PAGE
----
Racing (so not only F1) has always been a test lab for the auto industry. Seat belts and crash structures for added safety were first developed on the racetrack. And turbo engines were unreliable gas guzzlers, until racing gradually helped them become today’s durable, fuel-efficient daily drivers. The FIA demands that the sport pioneers technologies that make cars better, safer and more sustainable. Obviously, racing is far from the only contributor to progress; all manufacturers have Research & Development departments, and sometimes brilliant ideas are born there. Still, lessons learned on the racetrack are always at the cutting edge, because in a competition like F1, merely being good is never good enough.
Competition and headhunting
Manufacturers that don’t race will eventually also get their hands on racing’s know-how. Even if industrial espionage is an option, the reality is usually much simpler. Car manufacturers have R&D departments that mostly stay hidden from the public. Here they will do their own R&D, but let’s be honest, they also buy and dissect the cars of their competitors for ‘research’. Still, this type of R&D can only start after the competitor’s cars are for sale. So, by then, their racing competitors have already gone through all the research, development and testing required.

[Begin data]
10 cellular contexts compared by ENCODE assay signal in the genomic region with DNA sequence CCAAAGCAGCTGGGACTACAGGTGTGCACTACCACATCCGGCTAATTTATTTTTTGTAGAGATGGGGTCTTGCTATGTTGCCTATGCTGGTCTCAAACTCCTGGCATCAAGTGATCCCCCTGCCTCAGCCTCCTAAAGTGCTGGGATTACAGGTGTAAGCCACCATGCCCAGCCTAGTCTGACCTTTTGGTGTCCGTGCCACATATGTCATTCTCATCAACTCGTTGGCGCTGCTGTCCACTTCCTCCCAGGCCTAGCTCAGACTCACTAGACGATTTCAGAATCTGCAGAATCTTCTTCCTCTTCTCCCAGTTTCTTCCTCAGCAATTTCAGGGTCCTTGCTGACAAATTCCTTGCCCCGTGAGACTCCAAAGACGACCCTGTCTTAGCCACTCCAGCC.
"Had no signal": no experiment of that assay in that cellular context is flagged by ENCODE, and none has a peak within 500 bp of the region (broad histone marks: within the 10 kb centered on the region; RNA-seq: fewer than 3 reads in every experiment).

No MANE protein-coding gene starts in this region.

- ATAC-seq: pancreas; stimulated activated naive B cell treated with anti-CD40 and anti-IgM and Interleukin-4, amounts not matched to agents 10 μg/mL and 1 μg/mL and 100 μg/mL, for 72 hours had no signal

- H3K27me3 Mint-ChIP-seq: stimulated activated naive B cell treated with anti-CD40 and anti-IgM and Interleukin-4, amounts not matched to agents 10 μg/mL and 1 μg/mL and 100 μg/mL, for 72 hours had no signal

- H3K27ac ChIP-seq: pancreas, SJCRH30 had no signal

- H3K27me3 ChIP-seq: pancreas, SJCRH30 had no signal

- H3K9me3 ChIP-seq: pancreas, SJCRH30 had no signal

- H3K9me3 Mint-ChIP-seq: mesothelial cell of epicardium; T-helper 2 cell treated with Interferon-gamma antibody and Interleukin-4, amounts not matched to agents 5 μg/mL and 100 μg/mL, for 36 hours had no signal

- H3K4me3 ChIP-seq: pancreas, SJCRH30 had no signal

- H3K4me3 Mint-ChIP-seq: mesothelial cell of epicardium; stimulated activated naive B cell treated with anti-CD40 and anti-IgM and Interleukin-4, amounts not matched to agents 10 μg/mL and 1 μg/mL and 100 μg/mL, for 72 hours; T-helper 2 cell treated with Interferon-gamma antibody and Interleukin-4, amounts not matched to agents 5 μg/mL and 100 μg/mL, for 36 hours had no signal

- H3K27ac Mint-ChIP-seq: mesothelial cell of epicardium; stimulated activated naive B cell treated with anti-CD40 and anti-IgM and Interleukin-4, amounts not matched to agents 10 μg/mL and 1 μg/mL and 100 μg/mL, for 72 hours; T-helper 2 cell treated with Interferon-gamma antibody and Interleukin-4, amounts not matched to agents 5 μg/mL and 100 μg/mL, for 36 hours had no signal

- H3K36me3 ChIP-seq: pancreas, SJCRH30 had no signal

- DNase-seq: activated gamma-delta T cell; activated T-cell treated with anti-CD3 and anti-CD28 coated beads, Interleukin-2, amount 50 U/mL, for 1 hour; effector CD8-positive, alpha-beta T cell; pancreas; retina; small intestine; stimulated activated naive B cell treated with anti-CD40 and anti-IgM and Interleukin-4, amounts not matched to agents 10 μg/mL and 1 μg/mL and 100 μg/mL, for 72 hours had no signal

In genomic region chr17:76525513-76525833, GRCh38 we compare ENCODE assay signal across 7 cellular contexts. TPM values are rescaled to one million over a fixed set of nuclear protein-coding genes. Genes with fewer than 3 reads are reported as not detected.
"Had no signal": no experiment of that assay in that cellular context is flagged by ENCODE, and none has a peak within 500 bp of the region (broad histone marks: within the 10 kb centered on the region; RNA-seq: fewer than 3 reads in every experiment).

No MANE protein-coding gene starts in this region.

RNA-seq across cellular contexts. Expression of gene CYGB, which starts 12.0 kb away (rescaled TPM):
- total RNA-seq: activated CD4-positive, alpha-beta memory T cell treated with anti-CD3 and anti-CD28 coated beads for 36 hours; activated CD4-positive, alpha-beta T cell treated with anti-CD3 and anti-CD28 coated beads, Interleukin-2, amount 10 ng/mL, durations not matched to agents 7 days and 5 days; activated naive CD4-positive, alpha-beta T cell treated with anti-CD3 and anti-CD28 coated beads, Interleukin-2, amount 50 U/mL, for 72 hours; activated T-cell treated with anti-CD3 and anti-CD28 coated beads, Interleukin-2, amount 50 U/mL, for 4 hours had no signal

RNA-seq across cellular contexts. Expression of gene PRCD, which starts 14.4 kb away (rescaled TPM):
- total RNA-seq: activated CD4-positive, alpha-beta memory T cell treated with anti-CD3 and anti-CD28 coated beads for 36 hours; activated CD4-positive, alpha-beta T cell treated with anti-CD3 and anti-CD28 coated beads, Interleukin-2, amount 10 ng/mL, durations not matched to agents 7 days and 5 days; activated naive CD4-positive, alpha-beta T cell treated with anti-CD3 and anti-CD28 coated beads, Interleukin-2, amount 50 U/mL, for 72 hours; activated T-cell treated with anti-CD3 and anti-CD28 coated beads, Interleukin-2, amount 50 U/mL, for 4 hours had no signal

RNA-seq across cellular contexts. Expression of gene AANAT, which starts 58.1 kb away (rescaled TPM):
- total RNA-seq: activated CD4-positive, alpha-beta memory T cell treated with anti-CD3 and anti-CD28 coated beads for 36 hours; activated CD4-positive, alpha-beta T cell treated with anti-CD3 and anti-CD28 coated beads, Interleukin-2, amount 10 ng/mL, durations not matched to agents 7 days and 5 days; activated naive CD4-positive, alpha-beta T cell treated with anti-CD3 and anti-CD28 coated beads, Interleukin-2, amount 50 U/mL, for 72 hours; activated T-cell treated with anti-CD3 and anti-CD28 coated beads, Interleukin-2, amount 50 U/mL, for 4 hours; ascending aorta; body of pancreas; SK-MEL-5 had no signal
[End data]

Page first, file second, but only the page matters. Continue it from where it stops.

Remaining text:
Another shortcut to the knowledge of others is scouting your ‘brains’ from the competition. In F1 such headhunting is also quite popular, along with photographing everything on other cars that looks interesting. This may sound like espionage, but there is a certain forced openness to F1. It’s almost encouraged to figure out what the competition is doing. So even if teams try not to share their knowledge, the rules don’t allow total secrecy, and the auto industry as a whole benefits.
But isn’t the world going electric?
Formula 1 has figured out that the roads will not turn fully electric overnight, if ever. There are still almost 1.5 billion fuel-burning cars, and those won’t just disappear. So even if electric vehicles have a huge role in the future, you can’t expect every driver in the world to have a charger to hook up to. So, like it or not, the world needs fuel. But nobody said it needs to be fossil fuel.